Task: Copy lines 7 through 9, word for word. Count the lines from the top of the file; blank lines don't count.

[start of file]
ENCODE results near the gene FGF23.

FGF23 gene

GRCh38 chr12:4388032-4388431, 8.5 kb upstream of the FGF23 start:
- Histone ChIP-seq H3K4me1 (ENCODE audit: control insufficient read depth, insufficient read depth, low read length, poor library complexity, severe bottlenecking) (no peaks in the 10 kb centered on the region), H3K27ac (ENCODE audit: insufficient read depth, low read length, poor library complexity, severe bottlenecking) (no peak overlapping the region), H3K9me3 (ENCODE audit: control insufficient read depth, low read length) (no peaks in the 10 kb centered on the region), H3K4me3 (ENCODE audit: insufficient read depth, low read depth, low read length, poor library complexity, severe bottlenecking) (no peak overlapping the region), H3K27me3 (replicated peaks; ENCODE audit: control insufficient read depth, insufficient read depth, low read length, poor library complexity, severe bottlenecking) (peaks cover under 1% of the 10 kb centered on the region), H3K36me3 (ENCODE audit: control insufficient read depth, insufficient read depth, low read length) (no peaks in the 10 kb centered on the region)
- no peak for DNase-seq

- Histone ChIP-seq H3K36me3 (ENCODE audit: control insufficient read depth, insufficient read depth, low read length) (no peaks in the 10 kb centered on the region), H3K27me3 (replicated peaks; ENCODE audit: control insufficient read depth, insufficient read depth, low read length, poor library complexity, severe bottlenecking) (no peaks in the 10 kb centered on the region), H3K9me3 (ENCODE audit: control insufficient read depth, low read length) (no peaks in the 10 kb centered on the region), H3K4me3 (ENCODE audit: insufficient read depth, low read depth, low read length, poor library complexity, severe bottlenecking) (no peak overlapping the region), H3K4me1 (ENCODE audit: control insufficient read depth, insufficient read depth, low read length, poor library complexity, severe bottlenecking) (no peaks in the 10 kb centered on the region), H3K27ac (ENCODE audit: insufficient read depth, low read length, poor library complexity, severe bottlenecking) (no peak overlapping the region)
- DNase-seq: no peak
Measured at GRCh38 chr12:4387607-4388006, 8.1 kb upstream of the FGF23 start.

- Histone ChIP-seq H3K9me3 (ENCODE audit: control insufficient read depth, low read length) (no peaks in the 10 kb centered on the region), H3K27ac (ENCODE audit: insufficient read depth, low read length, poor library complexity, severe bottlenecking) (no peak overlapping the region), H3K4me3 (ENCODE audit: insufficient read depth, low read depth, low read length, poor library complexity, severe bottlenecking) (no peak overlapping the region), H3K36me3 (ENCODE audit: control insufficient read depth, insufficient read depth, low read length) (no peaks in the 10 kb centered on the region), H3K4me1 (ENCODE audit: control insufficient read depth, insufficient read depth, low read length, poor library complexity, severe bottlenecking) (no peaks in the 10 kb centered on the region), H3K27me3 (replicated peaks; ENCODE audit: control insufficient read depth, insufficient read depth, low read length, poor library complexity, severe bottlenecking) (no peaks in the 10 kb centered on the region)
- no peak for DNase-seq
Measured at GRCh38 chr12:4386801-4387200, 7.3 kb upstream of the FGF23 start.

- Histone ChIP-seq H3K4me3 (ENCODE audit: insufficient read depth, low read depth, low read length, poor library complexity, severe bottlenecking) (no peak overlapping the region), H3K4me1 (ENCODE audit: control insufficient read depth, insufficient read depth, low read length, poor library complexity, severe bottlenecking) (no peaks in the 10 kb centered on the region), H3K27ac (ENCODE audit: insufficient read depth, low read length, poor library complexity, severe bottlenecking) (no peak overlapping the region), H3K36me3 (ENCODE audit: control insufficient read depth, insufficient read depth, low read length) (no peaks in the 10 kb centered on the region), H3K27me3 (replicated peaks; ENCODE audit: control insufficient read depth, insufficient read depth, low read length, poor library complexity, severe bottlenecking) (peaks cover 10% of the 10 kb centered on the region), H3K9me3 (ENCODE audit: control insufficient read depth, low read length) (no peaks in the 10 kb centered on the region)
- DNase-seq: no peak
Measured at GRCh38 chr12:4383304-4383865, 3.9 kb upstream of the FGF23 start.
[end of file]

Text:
- DNase-seq: no peak
Measured at GRCh38 chr12:4387607-4388006, 8.1 kb upstream of the FGF23 start.

- Histone ChIP-seq H3K9me3 (ENCODE audit: control insufficient read depth, low read length) (no peaks in the 10 kb centered on the region), H3K27ac (ENCODE audit: insufficient read depth, low read length, poor library complexity, severe bottlenecking) (no peak overlapping the region), H3K4me3 (ENCODE audit: insufficient read depth, low read depth, low read length, poor library complexity, severe bottlenecking) (no peak overlapping the region), H3K36me3 (ENCODE audit: control insufficient read depth, insufficient read depth, low read length) (no peaks in the 10 kb centered on the region), H3K4me1 (ENCODE audit: control insufficient read depth, insufficient read depth, low read length, poor library complexity, severe bottlenecking) (no peaks in the 10 kb centered on the region), H3K27me3 (replicated peaks; ENCODE audit: control insufficient read depth, insufficient read depth, low read length, poor library complexity, severe bottlenecking) (no peaks in the 10 kb centered on the region)